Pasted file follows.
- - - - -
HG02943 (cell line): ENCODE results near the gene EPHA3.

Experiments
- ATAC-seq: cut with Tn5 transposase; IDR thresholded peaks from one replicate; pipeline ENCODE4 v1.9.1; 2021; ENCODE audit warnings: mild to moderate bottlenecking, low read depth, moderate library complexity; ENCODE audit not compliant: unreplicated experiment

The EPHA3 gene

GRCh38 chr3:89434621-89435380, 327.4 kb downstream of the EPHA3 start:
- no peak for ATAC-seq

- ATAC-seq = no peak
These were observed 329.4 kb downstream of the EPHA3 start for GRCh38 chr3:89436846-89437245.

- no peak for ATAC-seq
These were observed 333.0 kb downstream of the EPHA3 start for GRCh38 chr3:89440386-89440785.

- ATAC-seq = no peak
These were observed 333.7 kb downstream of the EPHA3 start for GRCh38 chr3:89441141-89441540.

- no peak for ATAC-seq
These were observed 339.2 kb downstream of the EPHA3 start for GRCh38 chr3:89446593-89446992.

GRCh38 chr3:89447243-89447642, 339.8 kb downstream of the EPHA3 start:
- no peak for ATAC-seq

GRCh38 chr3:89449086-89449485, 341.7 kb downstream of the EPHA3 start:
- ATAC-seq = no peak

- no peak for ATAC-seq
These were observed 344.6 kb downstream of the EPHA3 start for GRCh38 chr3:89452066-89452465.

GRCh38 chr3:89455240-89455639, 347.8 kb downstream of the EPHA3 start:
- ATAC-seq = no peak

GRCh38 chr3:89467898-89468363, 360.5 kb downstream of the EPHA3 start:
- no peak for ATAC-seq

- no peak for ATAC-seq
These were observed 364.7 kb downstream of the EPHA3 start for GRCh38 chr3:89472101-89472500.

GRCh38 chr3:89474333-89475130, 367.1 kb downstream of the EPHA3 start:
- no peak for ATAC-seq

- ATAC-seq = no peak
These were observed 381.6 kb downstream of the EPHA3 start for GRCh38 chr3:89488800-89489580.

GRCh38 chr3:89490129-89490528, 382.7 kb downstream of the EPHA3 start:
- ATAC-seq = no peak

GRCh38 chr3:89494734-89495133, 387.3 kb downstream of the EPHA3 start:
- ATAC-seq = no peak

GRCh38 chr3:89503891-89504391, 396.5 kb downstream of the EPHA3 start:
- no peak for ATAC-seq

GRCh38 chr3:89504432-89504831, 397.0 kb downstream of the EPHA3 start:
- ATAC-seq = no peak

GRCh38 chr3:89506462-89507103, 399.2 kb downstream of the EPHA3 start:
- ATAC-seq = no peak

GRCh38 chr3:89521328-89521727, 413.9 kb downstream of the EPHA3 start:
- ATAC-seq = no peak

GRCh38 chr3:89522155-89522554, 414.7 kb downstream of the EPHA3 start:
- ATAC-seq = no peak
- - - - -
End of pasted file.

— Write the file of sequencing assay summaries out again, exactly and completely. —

HG02943 (cell line): ENCODE results near the gene EPHA3.

Experiments
- ATAC-seq: cut with Tn5 transposase; IDR thresholded peaks from one replicate; pipeline ENCODE4 v1.9.1; 2021; ENCODE audit warnings: mild to moderate bottlenecking, low read depth, moderate library complexity; ENCODE audit not compliant: unreplicated experiment

The EPHA3 gene

GRCh38 chr3:89434621-89435380, 327.4 kb downstream of the EPHA3 start:
- no peak for ATAC-seq

- ATAC-seq = no peak
These were observed 329.4 kb downstream of the EPHA3 start for GRCh38 chr3:89436846-89437245.

- no peak for ATAC-seq
These were observed 333.0 kb downstream of the EPHA3 start for GRCh38 chr3:89440386-89440785.

- ATAC-seq = no peak
These were observed 333.7 kb downstream of the EPHA3 start for GRCh38 chr3:89441141-89441540.

- no peak for ATAC-seq
These were observed 339.2 kb downstream of the EPHA3 start for GRCh38 chr3:89446593-89446992.

GRCh38 chr3:89447243-89447642, 339.8 kb downstream of the EPHA3 start:
- no peak for ATAC-seq

GRCh38 chr3:89449086-89449485, 341.7 kb downstream of the EPHA3 start:
- ATAC-seq = no peak

- no peak for ATAC-seq
These were observed 344.6 kb downstream of the EPHA3 start for GRCh38 chr3:89452066-89452465.

GRCh38 chr3:89455240-89455639, 347.8 kb downstream of the EPHA3 start:
- ATAC-seq = no peak

GRCh38 chr3:89467898-89468363, 360.5 kb downstream of the EPHA3 start:
- no peak for ATAC-seq

- no peak for ATAC-seq
These were observed 364.7 kb downstream of the EPHA3 start for GRCh38 chr3:89472101-89472500.

GRCh38 chr3:89474333-89475130, 367.1 kb downstream of the EPHA3 start:
- no peak for ATAC-seq

- ATAC-seq = no peak
These were observed 381.6 kb downstream of the EPHA3 start for GRCh38 chr3:89488800-89489580.

GRCh38 chr3:89490129-89490528, 382.7 kb downstream of the EPHA3 start:
- ATAC-seq = no peak

GRCh38 chr3:89494734-89495133, 387.3 kb downstream of the EPHA3 start:
- ATAC-seq = no peak

GRCh38 chr3:89503891-89504391, 396.5 kb downstream of the EPHA3 start:
- no peak for ATAC-seq

GRCh38 chr3:89504432-89504831, 397.0 kb downstream of the EPHA3 start:
- ATAC-seq = no peak

GRCh38 chr3:89506462-89507103, 399.2 kb downstream of the EPHA3 start:
- ATAC-seq = no peak

GRCh38 chr3:89521328-89521727, 413.9 kb downstream of the EPHA3 start:
- ATAC-seq = no peak

GRCh38 chr3:89522155-89522554, 414.7 kb downstream of the EPHA3 start:
- ATAC-seq = no peak